Jason Bush accused of shooting Brisenia Flores
If prosecutors in Arizona and eastern Washington have it right, Bush is responsible for at least four killings, including the execution of 9-year-old Brisenia Flores. The girl was shot at such close range the barrel touched her cheek.
How did Bush and Forde allegedly wind up together, committing a home invasion robbery that ended in death for Brisenia and the little girl's dad? Hopefully Forde's trial will provide more answers.
I spent several days in the summer of 2009 retracing Bush's trail in communities across Washington and Idaho. At the time I was writing about how Forde, formerly of Everett, transformed herself from a teen-age felon and prostitute into a middle-aged Minuteman activist. What I learned about Bush didn't really advance that story. It appeared he was only part of Forde's tale in Arizona, the terrible chapter now being explored in a Tucson courtroom. Still, there was plenty about him that seemed worthy of exploration. So here goes:
Forde associates in Washington said they never met Bush. The only time he appears to have lived anywhere near her hometown was the year he served locked away at the Monroe Correctional Complex. Inmate Bush kept a low profile there, working on the maintenance crew. He was released in 2003 and headed back to Idaho. That was years before Forde started trying to become a Minuteman leader.
The FBI says Bush once was an active member of Aryan Nations, and in 1997 they reportedly documented him joining skinheads and other white supremacists for conferences at the group's former headquarters in Hayden Lake, Idaho.
When he was locked up in Washington prisons about a year later, however, Bush didn't run with neo-Nazis. Instead, he cliqued up with American Indian inmates, records show. He observed the religious practices of Native American Circle. His most serious prison infraction came at the state penitentiary in Walla Walla, where he was caught making weapons that could be disguised as ceremonial pipes used by the group. By then, his body already was a canvas of tattoos, some with Indian themes but others focusing on the military, including one that read "Recon Team Viper ... We kill for peace."
Bush's legal troubles began before he was 12 when he was living in central Washington. He was for a time placed in a home for troubled children. He was prosecuted for theft and weapons offenses, including bringing a bayonet on a field trip. He spent his teens in northern Idaho, racking up more convictions for burglary. By 19, he already was a father, and facing felony prosecution for bouncing checks in the Idaho panhandle communities of Sandpoint and Coeur d'Alene. Released on bail, he left for Kansas, where he wound up serving time for still more felonies, including trying to escape from jail by grabbing a female corrections officer and threatening to kill her with a toothbrush.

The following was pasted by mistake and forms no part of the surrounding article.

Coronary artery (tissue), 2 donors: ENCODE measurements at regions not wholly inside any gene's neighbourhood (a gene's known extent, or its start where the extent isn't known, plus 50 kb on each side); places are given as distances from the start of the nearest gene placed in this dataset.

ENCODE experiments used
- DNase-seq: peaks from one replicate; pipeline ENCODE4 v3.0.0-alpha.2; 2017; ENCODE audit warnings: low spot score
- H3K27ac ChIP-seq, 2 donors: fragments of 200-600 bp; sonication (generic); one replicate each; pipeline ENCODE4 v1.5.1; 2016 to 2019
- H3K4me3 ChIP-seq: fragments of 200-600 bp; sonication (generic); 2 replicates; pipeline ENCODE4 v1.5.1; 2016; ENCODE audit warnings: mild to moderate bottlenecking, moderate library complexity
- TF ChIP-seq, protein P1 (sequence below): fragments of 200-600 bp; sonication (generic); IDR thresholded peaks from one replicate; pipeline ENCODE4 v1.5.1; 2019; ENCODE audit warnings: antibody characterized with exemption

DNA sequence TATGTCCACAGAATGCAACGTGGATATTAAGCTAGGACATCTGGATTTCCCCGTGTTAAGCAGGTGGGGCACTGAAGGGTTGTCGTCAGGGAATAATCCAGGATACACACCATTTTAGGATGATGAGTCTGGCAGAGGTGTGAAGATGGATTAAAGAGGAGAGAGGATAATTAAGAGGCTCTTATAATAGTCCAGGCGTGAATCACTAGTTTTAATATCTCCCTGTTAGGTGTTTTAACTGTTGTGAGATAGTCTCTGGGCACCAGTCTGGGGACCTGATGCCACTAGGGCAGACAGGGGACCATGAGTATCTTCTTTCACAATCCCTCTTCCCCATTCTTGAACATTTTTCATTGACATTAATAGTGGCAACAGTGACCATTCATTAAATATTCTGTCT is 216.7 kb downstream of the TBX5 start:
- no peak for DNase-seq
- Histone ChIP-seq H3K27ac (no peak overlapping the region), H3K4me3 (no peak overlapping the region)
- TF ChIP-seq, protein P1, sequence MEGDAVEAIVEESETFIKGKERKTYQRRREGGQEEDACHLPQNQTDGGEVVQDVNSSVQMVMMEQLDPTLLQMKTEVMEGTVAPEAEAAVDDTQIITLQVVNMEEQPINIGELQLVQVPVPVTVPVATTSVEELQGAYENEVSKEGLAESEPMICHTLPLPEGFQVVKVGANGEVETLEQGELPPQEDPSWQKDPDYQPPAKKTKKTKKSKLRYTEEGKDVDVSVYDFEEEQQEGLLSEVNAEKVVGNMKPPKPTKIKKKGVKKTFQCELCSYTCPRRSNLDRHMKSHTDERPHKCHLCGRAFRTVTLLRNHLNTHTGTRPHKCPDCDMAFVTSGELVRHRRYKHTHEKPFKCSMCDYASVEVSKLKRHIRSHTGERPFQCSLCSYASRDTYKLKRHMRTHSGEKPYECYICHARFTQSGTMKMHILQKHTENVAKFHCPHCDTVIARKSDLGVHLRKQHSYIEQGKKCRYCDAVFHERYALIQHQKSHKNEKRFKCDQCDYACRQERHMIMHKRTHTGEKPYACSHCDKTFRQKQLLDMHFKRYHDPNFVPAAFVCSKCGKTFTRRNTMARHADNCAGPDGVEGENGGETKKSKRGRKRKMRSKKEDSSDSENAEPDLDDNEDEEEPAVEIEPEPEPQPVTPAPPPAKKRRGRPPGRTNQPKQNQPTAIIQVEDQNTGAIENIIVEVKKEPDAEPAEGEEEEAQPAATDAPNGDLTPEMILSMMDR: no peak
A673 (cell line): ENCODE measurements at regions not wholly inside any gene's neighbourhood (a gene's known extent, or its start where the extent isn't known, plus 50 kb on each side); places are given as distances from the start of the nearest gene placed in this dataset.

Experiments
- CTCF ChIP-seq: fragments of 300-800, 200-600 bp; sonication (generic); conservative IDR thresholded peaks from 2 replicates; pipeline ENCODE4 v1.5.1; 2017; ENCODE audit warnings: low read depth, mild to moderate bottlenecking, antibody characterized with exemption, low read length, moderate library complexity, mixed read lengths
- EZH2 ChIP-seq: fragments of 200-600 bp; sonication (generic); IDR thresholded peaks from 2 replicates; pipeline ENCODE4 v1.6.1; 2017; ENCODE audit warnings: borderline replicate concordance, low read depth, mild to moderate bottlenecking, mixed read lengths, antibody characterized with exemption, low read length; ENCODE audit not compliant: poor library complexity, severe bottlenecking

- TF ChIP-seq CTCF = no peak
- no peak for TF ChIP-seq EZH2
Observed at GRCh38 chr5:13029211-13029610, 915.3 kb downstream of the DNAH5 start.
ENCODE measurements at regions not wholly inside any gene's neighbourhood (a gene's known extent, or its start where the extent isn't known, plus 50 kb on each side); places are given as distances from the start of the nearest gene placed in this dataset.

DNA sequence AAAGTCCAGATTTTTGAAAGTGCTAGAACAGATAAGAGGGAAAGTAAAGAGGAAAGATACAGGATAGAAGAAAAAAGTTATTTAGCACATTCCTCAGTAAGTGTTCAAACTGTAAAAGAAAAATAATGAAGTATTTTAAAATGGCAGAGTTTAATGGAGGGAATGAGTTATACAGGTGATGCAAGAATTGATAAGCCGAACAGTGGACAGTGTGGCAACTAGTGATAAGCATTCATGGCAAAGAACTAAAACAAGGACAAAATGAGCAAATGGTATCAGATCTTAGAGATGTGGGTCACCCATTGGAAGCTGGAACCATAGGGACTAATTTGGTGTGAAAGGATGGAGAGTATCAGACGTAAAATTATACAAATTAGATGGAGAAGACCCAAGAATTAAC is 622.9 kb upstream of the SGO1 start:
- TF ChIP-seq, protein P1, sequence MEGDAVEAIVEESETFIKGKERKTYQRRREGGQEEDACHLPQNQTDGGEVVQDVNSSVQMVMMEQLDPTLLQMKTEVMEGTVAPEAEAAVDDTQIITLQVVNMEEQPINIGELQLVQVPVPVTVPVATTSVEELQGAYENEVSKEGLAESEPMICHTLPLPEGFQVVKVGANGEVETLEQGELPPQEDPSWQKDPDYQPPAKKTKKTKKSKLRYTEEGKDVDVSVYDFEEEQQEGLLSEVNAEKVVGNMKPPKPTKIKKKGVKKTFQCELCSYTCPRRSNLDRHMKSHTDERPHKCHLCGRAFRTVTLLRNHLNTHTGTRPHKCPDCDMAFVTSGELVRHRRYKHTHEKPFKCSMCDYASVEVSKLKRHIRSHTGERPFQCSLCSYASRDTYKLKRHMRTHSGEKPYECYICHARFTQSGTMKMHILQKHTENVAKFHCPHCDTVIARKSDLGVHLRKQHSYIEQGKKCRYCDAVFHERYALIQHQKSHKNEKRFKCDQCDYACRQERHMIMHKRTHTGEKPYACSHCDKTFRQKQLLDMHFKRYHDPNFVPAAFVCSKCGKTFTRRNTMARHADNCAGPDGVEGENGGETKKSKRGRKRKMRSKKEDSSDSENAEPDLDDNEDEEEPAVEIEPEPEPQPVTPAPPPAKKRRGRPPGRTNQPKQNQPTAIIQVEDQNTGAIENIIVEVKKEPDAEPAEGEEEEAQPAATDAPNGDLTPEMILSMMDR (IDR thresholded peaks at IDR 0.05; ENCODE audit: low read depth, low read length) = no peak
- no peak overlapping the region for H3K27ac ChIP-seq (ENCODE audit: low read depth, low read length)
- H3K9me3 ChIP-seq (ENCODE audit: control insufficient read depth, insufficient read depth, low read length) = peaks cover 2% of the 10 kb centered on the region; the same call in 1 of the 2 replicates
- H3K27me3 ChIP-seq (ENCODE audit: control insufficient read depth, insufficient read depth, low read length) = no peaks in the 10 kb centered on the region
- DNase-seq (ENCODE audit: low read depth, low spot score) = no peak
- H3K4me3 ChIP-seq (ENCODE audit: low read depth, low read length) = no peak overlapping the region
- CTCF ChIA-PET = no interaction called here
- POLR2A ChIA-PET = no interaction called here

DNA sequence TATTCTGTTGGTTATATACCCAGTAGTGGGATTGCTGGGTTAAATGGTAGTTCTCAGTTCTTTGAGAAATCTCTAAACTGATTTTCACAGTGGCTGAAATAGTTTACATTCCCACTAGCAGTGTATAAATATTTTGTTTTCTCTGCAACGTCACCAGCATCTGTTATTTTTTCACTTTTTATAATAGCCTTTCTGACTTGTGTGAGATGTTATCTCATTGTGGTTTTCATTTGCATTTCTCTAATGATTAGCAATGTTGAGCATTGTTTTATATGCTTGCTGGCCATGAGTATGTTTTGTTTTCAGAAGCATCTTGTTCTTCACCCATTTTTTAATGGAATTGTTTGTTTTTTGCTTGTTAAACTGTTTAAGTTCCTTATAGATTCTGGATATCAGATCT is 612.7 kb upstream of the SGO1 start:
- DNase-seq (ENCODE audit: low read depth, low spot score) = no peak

Bush returned to Idaho in 1996. He was in his early 20s, and told state corrections officials that while behind bars in Kansas he'd joined the Aryan Brotherhood prison gang "for survival." His family told Idaho authorities that Bush had longstanding mental problems, and that when he failed to take his medication "lives in a fantasy world."
In the spring of 1997, Bush moved to Wenatchee. He was in trouble almost immediately. In addition to Aryan Nations gatherings, he was jailed for stealing from his employer at a welding shop, violating weapon laws and getting into street fights. Before being tossed back into jail, he got a young woman pregnant with his second child.
Bush's mental health became a legal issue. The court was told he'd long been diagnosed with schizophrenia and bi-polar disorder.
Bush was examined by mental health experts and found competent to answer for his 1997 crimes. Prosecutors in Chelan and Douglas counties say they've since developed evidence that Bush also took two lives during that period: a Hispanic man who was stomped and stabbed to death in Wenatchee in July 1997, and the execution-style shooting two months later of a young man whom Bush reportedly considered a race traitor. Murder charges have been filed in both cases.
Bush went back to Idaho after his prison stretch in Washington and remained there at least until 2007. In 2005, he faced a child-support case involving his daughter who was born while he was away doing time. Bush told the court he was barely getting by. He said he had been able to make a decent living
Court papers filed in Washington in 2005 contain a clerical entry about Chelan County officials speaking with "a rep from the FBI" about the need for Bush to be free to testify in Idaho. It is unclear what that was about. A spokeswoman for the U.S. Attorneys Office in Idaho said there is no record of a case involving Bush. FBI special agent Fred Gutt in Seattle said some of his co-workers in the region recalled dealings with Bush regarding a child custody matter, but "nothing involving us. I'm not sure where that came from."
Bush bounced around north Idaho, creating a paper trail of bad debt and drama that speaks of continued poverty. He resurfaced in Texas in 2008, where he was charged with an assault. A move to Meadview, Ariz., soon followed. He told people he was a wounded war hero, a lie that got him a membership card at the local Veterans of Foreign Wars post.
After her arrest in 2009, Forde sent jailhouse letters to friends expressing shock that Bush had never served in the military. He had a sniper rifle, claimed a Special Forces background and showed medals and documents.
At the same time, Forde appears to have known Bush was a convicted felon. She wrote that Bush claimed to have been pardoned by former Washington Gov. Gary Locke, and had shown her paperwork. Locke in 2004 did conditionally commute the sentence of a felon named Bush, but that was a different man, one who spells his first name Jayson. The legal papers for the other Bush are a couple clicks away.